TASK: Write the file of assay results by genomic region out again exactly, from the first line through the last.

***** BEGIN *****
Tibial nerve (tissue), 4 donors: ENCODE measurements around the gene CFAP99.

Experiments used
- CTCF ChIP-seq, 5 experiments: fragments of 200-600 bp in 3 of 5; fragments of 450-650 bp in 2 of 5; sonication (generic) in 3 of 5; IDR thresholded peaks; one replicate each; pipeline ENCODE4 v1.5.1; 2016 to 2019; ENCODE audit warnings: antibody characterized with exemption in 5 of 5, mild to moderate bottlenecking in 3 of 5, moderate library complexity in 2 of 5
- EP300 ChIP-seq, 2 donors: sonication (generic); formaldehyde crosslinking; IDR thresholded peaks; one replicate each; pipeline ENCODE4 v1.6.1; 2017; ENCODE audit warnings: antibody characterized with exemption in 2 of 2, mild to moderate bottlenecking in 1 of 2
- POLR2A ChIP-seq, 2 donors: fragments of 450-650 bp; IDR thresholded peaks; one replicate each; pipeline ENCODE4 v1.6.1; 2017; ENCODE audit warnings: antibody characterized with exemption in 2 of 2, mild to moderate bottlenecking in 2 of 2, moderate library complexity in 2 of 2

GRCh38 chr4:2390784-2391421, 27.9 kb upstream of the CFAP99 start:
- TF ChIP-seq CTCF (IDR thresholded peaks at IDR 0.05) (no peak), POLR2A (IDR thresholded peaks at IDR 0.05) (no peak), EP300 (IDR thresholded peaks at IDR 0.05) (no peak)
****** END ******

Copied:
Tibial nerve (tissue), 4 donors: ENCODE measurements around the gene CFAP99.

Experiments used
- CTCF ChIP-seq, 5 experiments: fragments of 200-600 bp in 3 of 5; fragments of 450-650 bp in 2 of 5; sonication (generic) in 3 of 5; IDR thresholded peaks; one replicate each; pipeline ENCODE4 v1.5.1; 2016 to 2019; ENCODE audit warnings: antibody characterized with exemption in 5 of 5, mild to moderate bottlenecking in 3 of 5, moderate library complexity in 2 of 5
- EP300 ChIP-seq, 2 donors: sonication (generic); formaldehyde crosslinking; IDR thresholded peaks; one replicate each; pipeline ENCODE4 v1.6.1; 2017; ENCODE audit warnings: antibody characterized with exemption in 2 of 2, mild to moderate bottlenecking in 1 of 2
- POLR2A ChIP-seq, 2 donors: fragments of 450-650 bp; IDR thresholded peaks; one replicate each; pipeline ENCODE4 v1.6.1; 2017; ENCODE audit warnings: antibody characterized with exemption in 2 of 2, mild to moderate bottlenecking in 2 of 2, moderate library complexity in 2 of 2

GRCh38 chr4:2390784-2391421, 27.9 kb upstream of the CFAP99 start:
- TF ChIP-seq CTCF (IDR thresholded peaks at IDR 0.05) (no peak), POLR2A (IDR thresholded peaks at IDR 0.05) (no peak), EP300 (IDR thresholded peaks at IDR 0.05) (no peak)